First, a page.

Lets first look at the local neighborhood issues of a black family just moved into the house across the street and why that is perceived as a bad thing when a white family moving into a black neighborhood is not perceived the same way. Why is that gay couple holding hands such a disgusting thing? What is there to fear from the gay community? So what happens if they are given the right to marry, have spousal benefits at their job, kiss and hold hands in public… what does that mean? What is so bad about that? What is there to fear? Why were so many Christians holding signs outside of Matthew Shepherds funeral that said things like “The Fag is burning in Hell!” “God hates Fags!”? Things to make you go “Hmmmmmm???”
The Bible as source of segregation and hate
All too often people pull in biblical references to point out what is wrong with certain issues like homosexuality, etc. Similarly the KKK has used the Bible to give them authority over blacks even as they were lighting the naked, castrated, and hanging body on fire!!
(Reverend Peter Gomes said, “Scripture sanctioned racial segregation, and that the most religious, most churched, most piously populated parts of the country not coincidentally happen to be those places in which racism and slavery and segregation long have flourished. The most pious people found the Bible their easiest ally in maintaining the advantageous social status quo, and saw no conflict in their consciousness between their religious profession on one hand, and their heinous social practices on the other.)
People to this day continue to use the Bible to support war, death, oppression, and destruction and it has possibly been since Paul (thinking he was doing Gods will) was seeking out followers of Christ and persecuting them. Is that what the Bible is for? Is that what the Bible is about? Is that the way to love and to peace?
Do you think that Christs words, “I did not come to bring peace, but a sword…” (Matthew 10:34 NIV), really means for us to wage war and kill our fellow human beings over ideological ideas, religious faiths, sexual orientation, or skin color? I hope you agree with me when I answer, No. So what did He mean? After taking in the entire context I have found that He simply meant that we cannot place anything above our union with Him and the sword He was referring to is the sword that separates us from tradition and teaches us that we must value Him over mother, over father, over our children, and our very life must not come before Him. That was a radical thought for His day and remains one today. He did not however mean to literally hate your parents, your children or your life. However if you are struggling between something and Him, it is better for you to hate that something in order to clear your way to Him.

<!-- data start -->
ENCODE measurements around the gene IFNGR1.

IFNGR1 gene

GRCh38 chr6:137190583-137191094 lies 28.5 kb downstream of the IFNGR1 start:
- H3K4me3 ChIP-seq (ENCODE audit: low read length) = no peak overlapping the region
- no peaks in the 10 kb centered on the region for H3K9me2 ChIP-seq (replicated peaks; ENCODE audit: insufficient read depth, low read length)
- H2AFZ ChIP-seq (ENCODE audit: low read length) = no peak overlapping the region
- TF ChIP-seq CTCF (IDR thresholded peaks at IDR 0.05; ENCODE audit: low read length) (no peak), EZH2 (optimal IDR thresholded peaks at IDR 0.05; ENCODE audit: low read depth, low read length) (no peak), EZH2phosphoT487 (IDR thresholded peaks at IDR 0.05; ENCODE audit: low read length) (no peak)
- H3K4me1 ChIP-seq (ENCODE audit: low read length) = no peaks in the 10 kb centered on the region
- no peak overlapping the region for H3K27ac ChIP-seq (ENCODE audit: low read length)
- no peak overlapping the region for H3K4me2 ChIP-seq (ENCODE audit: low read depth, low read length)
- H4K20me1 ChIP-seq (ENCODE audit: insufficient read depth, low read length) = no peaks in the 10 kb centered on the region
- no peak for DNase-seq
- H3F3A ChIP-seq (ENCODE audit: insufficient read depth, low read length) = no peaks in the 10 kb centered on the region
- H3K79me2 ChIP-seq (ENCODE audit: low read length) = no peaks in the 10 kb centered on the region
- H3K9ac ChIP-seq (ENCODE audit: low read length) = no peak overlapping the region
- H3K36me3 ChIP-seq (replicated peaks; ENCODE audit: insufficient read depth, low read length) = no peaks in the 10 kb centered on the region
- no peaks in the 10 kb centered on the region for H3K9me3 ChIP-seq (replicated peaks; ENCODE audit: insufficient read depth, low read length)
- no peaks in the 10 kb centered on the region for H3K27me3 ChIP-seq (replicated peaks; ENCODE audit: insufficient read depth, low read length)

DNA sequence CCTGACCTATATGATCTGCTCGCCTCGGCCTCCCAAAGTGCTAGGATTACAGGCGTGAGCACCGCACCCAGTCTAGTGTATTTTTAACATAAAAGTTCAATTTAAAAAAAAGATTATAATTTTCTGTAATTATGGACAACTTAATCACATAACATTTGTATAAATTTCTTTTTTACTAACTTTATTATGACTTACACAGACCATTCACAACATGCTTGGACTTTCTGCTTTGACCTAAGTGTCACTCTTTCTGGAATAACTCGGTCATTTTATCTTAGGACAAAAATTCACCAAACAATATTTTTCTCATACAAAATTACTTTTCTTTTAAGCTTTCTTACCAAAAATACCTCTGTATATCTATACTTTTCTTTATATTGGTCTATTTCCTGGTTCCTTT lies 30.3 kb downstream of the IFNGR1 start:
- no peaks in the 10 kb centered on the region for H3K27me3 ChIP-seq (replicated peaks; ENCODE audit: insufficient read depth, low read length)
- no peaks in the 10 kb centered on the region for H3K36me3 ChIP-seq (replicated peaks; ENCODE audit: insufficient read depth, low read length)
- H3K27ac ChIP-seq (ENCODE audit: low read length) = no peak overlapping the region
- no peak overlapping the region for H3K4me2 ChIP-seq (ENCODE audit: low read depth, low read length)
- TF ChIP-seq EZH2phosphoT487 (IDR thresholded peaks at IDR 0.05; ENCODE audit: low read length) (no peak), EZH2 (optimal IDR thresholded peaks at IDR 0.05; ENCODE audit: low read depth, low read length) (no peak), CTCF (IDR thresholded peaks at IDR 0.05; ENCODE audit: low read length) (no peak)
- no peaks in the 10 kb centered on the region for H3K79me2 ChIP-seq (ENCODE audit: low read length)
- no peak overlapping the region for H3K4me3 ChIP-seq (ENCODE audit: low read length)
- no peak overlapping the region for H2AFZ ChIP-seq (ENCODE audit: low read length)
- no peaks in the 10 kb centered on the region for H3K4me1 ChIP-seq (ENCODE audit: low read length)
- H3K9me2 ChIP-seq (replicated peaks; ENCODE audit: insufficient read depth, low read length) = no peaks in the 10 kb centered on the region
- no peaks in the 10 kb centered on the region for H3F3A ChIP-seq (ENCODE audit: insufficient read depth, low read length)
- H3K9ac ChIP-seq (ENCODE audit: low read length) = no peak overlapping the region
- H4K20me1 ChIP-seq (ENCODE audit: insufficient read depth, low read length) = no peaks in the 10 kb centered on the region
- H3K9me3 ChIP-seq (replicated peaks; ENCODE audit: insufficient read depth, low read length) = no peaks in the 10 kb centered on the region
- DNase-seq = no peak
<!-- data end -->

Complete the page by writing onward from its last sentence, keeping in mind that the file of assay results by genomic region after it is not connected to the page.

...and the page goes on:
From the inside out
We can all agree that there are separate groups of people based on class, sex, religion, socio-economics, color, age, political affiliation, sexual orientation, ethnicity, etc. With so many groups, is it possible to attain peace? Why not?
The reason we are not at peace with our neighbors – first and foremost – is we lack peace within ourselves. We focus more on the dissimilar than the similar. We focus more on whats wrong with others as a way to keep us on top. Why worry about your neighbors house needing a new paint job if your paint is chipping and peeling. Is your garden being tended to or are you more concerned with theirs?